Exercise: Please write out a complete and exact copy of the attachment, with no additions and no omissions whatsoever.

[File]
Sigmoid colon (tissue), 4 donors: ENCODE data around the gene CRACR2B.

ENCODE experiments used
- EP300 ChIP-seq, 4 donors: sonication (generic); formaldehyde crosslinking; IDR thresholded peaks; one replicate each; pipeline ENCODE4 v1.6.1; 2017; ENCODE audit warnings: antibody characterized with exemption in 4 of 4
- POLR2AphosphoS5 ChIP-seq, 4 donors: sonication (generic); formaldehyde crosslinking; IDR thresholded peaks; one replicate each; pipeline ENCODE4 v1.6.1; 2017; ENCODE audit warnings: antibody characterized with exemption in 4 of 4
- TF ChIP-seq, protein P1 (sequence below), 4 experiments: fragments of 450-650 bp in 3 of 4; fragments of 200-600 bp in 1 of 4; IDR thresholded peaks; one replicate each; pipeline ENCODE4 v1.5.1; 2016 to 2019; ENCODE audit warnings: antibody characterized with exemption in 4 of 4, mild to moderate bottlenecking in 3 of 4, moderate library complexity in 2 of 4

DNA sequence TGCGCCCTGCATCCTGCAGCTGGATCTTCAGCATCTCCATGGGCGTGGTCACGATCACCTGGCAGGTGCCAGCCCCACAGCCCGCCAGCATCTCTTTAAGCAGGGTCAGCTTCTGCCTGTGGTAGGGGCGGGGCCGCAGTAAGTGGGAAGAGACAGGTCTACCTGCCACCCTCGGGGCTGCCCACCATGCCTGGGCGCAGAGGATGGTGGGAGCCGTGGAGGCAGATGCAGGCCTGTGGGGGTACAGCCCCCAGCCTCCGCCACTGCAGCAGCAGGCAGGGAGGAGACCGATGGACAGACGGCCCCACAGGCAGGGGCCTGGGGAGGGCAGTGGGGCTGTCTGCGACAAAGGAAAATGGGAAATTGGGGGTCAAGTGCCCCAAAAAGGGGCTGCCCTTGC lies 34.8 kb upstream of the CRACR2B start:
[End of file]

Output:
Sigmoid colon (tissue), 4 donors: ENCODE data around the gene CRACR2B.

ENCODE experiments used
- EP300 ChIP-seq, 4 donors: sonication (generic); formaldehyde crosslinking; IDR thresholded peaks; one replicate each; pipeline ENCODE4 v1.6.1; 2017; ENCODE audit warnings: antibody characterized with exemption in 4 of 4
- POLR2AphosphoS5 ChIP-seq, 4 donors: sonication (generic); formaldehyde crosslinking; IDR thresholded peaks; one replicate each; pipeline ENCODE4 v1.6.1; 2017; ENCODE audit warnings: antibody characterized with exemption in 4 of 4
- TF ChIP-seq, protein P1 (sequence below), 4 experiments: fragments of 450-650 bp in 3 of 4; fragments of 200-600 bp in 1 of 4; IDR thresholded peaks; one replicate each; pipeline ENCODE4 v1.5.1; 2016 to 2019; ENCODE audit warnings: antibody characterized with exemption in 4 of 4, mild to moderate bottlenecking in 3 of 4, moderate library complexity in 2 of 4

DNA sequence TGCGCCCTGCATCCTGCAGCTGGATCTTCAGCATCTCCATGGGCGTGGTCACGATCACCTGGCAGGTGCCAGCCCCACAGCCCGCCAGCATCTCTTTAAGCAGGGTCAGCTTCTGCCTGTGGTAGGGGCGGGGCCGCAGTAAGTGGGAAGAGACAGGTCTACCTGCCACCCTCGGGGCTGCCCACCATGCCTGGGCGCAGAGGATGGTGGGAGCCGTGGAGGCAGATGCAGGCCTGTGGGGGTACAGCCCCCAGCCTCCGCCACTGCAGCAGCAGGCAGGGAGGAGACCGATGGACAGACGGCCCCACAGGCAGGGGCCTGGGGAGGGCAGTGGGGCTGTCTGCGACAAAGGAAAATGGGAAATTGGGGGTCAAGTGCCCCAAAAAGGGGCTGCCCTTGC lies 34.8 kb upstream of the CRACR2B start: